The F-35 Joint Strike Fighter is four years behind schedule and nearly $150 billion over budget. It comes as no surprise to many who have been following the F-35’s progress that the jet’s current engine, the F-135, faces similar challenges. In fact, the F-135 is now 50% more expensive than its 2001 cost estimate. Just this month it was reported the engine may require another $1 billion to complete.
Last week the House of Representatives approved legislation that would kill the development of one of the few cost control mechanisms remaining for this procurement: the F-136 engine. At the heart of the debate is whether or not Congress is willing to complete the upfront development costs of the F-136, which are estimated to be up to $950 million by the manufacturer. Even though the department has struggled to control the cost growth of this program, we are penny wise and pound foolish in refusing to invest in resources that are projected to save up to $20 billion dollars over the life of the fighter.
I agree with Secretary Gates on many issues, his judgment is usually spot on. But his position of the alternate engine is baffling given that analyses provided by the Department of Defense (DoD) and the Government Accountability Office (GAO) have each concluded that investing in competition within the F-35 engine program would be budget neutral and could even save money over the life of the program. Further, funding the F-136 offers non-financial benefits that the DoD enjoyed through competition in the F-16 fighter program. These include the following: improved engine performance, enhanced safety and operational readiness, increased contractor responsiveness and innovation, and a sustained industrial base for future aircraft programs.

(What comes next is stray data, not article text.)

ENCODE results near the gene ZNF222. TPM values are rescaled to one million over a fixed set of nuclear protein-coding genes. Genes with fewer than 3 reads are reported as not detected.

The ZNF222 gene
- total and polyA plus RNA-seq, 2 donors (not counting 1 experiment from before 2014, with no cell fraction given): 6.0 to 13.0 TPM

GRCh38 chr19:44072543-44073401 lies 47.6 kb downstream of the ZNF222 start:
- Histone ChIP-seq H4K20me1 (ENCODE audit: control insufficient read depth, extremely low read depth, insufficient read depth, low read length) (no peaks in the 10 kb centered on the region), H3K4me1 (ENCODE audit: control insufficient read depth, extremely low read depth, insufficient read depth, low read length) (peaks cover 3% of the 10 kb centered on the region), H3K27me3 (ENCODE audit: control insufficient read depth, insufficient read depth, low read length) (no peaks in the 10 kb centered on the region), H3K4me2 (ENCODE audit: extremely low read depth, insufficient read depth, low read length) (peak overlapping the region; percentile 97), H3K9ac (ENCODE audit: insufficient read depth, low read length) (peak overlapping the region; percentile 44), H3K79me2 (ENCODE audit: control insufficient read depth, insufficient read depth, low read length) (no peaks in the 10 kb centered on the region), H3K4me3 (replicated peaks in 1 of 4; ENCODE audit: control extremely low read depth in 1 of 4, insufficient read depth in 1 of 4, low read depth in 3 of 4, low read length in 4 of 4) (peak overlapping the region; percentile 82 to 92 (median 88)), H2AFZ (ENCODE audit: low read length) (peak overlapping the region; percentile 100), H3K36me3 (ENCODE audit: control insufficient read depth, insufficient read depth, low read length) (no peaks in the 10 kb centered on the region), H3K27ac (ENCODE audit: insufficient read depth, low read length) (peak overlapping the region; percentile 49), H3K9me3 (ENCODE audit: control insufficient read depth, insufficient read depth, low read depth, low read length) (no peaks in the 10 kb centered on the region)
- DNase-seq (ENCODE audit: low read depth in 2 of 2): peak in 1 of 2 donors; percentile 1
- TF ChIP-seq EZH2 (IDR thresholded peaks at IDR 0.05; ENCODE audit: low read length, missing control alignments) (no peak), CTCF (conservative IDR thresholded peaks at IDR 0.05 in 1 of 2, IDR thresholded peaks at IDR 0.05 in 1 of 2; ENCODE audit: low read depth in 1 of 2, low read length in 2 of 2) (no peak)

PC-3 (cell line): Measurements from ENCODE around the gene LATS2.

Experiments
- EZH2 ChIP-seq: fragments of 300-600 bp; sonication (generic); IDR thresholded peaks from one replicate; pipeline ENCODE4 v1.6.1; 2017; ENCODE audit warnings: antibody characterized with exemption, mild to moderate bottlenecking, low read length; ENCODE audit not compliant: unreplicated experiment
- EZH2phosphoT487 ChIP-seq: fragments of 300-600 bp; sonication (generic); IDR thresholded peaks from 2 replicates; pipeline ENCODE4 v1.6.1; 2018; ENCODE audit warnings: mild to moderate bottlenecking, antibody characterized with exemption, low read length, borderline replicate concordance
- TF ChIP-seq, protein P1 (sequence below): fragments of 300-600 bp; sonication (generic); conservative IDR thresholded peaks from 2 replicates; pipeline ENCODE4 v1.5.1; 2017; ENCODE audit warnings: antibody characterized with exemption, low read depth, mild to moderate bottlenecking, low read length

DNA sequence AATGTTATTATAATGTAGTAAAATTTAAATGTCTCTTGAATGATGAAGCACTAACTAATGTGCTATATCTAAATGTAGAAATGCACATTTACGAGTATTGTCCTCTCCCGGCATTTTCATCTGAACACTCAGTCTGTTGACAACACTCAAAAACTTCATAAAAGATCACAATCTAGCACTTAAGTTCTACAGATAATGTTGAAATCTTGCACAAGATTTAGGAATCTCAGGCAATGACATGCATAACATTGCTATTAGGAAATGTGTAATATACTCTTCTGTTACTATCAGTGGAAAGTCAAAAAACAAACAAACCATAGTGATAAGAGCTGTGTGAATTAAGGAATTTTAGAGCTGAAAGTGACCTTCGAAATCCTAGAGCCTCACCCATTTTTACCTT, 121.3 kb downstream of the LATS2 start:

Those who cite the F-136 as an “earmark” ignore the fact that development of a second engine for the F-35 was an integral part of the program of record, and was fully funded by the DoD until its fiscal year 2007 budget submission. Some also cite the F-136’s British lineage as an “outsourcing” of American jobs, while remaining silent on the fact that some components of the F-135 will be produced in Turkey and Poland. Finally, both the Weapons Systems Acquisition Reform Act and the 2010 Quadrennial Defense Review both highlight the importance of competition throughout the life of major weapons programs for all of the benefits I have mentioned.
Cutting unnecessary spending is responsible. I have embraced Secretary Gates’ efforts to reduce the rate of growth of the DoD budget through his efficiency initiatives. However, with regard to sustained competition in the F-35 program, I disagree strongly with efforts to block investment in the F-136.
Congressman Jim Moran, a Democrat, represents the 8th district of Virginia.